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Finding artistic inspiration in Turkey

After an opportunity to travel to Turkey this summer, local art teacher brings back some techniques he learned to use with his students

November 28, 2012
By Jenny Kirk , Marshall Independent

Editor's note: This is the first of a two-part series on RTR teacher Paul Tuszynski's trip to Turkey. Part two will appear in Saturday's paper.

TYLER - As one of 81 teachers nationwide to receive the opportunity to tour the country of Turkey this past summer, visual arts instructor Paul Tuszynski returned home with a new perspective and creative ideas he plans to incorporate into his classrooms.

Tuszynski is in his sixth year of teaching at the Russell-Tyler-Ruthton High School. He also teaches K-4 at Lynd School and online classes to Hendricks students in grades 9-12.

Article Photos

Photo courtesy of Paul Tuszynski
While visiting a rural school in Turkey, area art teacher Paul Tuszynski snapped this photo of Turkish schoolchildren singing their national anthem. As with most public buildings, a portrait of Ataturk, who revolutionized Turkey, can be seen hanging in the classroom.


"The biggest thing I took away was just an appreciation for the arts over there," Tuszynski said. "I was amazed by the arts and the crafts over there. It's just so much different than what we have. Everything is so bright in color, so vivid. Their tiles were big, primarily blue, but they were amazing."

On the 14-day trip in July, which was funded through the Turkish Cultural Foundation (TCF) to promote tourism, Tuszynski joined 26 other teachers, including three others from Minnesota. With the exception of South Dakota, most of those teachers came from either the West Coast or the East Coast of the United States.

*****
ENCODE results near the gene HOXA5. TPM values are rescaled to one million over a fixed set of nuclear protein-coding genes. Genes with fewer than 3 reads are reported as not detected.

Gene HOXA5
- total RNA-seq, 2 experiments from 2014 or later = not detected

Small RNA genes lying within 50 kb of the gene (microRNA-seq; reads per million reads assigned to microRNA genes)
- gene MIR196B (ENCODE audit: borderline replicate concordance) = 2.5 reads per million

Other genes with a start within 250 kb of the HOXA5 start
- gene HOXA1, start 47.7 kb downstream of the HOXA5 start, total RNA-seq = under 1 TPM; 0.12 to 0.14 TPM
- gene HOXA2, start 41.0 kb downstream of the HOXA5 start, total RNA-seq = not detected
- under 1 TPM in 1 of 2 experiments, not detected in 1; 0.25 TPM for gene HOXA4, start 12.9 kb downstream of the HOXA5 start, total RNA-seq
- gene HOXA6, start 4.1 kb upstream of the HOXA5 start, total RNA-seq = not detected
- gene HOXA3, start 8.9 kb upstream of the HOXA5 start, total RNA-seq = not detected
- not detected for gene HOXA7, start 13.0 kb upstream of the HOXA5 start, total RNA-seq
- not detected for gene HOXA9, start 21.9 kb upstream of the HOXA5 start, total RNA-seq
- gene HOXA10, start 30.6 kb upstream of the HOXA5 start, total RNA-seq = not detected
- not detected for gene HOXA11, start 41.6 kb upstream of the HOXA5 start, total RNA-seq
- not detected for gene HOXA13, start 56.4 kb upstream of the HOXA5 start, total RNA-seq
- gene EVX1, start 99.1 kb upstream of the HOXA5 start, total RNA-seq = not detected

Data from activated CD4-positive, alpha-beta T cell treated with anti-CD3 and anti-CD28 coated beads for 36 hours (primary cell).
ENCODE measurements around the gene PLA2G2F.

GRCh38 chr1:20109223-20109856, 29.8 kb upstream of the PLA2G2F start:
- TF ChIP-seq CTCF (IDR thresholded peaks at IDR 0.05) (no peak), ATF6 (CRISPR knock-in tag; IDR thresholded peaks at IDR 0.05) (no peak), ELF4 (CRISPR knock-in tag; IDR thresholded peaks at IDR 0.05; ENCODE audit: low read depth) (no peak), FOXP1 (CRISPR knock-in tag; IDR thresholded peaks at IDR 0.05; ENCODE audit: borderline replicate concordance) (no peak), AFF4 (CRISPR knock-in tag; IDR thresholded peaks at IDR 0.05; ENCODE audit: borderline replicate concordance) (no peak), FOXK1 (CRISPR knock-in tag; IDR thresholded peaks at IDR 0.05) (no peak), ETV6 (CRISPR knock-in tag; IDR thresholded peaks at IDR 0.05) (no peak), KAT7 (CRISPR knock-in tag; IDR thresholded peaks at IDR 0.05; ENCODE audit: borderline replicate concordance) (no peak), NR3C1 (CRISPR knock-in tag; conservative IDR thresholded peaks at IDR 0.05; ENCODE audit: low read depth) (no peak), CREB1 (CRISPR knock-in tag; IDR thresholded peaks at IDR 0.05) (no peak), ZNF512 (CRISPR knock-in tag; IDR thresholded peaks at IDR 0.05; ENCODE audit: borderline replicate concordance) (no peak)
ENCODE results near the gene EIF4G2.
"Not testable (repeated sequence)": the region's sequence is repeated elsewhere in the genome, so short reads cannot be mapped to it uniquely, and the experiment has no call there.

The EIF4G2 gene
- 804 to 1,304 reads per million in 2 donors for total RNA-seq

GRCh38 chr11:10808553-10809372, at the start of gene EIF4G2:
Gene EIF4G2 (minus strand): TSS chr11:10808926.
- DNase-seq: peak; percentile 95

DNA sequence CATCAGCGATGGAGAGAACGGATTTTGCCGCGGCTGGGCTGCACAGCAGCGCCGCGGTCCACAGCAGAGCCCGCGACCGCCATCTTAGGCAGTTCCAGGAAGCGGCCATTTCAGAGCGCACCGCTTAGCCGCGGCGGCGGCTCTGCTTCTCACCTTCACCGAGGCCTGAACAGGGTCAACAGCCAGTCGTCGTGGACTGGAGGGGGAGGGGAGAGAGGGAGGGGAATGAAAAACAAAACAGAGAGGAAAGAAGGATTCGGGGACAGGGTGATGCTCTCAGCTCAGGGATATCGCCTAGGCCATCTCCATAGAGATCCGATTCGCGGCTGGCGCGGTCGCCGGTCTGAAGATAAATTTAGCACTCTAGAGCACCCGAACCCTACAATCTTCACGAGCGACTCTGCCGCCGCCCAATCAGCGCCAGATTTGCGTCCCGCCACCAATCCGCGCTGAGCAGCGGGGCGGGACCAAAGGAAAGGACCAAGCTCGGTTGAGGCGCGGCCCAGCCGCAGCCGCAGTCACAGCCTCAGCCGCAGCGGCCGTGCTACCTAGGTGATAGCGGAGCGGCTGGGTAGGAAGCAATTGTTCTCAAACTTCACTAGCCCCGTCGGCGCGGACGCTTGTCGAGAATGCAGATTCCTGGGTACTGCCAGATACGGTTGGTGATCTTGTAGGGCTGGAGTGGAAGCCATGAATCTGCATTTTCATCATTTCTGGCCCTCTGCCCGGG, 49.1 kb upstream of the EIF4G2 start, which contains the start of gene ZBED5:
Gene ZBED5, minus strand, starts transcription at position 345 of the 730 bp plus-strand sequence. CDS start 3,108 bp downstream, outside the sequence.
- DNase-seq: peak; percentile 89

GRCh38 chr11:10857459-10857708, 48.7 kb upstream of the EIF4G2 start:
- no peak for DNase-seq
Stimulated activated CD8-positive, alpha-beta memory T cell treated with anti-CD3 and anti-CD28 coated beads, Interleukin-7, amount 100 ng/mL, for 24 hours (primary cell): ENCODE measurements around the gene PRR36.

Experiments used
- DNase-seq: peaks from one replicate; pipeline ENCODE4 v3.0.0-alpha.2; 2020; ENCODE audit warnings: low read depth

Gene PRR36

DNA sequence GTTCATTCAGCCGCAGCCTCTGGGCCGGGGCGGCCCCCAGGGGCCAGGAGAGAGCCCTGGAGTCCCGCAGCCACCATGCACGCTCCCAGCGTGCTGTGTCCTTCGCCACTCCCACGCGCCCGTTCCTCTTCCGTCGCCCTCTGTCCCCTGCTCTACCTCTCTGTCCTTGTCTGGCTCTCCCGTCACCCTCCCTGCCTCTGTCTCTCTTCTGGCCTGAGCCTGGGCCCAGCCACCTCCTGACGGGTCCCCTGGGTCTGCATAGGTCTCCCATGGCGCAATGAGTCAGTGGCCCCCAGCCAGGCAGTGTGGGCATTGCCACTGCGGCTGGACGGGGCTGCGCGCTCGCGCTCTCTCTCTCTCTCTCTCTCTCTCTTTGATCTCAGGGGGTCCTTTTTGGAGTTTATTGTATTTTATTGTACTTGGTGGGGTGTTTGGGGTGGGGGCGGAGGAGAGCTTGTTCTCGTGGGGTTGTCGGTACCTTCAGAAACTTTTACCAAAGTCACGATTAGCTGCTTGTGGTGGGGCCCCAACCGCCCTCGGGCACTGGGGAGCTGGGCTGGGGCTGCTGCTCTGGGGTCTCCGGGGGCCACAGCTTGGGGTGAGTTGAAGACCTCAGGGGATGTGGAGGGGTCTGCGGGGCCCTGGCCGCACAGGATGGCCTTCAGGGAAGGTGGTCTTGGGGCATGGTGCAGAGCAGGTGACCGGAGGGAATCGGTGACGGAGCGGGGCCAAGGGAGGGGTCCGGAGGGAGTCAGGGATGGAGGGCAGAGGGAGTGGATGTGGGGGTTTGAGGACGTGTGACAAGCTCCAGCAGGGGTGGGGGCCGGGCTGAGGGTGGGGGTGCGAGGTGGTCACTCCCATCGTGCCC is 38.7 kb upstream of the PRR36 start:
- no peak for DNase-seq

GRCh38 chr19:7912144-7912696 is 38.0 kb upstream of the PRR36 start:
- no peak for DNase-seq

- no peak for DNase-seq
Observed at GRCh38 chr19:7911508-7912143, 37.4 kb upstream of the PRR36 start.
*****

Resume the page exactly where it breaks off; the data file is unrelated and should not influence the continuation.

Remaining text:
"It was very interesting when you got to talk to these teachers," Tuszynski said. "They're from all sides of the U.S. It was interesting to see the similarities in teaching and some of the differences. But there were mostly similarities between most of us. It was very fascinating."

In the group, primarily made up of cultural or history teachers, Tuszynski was the only art teacher.

"The gal from the TCF said it was rare that they take art teachers, so I felt fortunate that I was able to go," he said. "It was so interesting."

While the tour guides, including two Turkish teachers who spoke very good English, catered a little bit more to the history side of tourist attractions, Tuszynski didn't mind.

"I was obviously interested more in the visual, the fine arts, dance, any type of theatric type stuff," he said. "That was the most interesting to me, but it was also very interesting to hear the history and the background. As you're on these bus rides, and they may last three hours, the guide would kind of give you the history of the places you were going to see. Then you walk in and see everything and remember what the guide was talking about. You had the background before you got there, so you were prepared."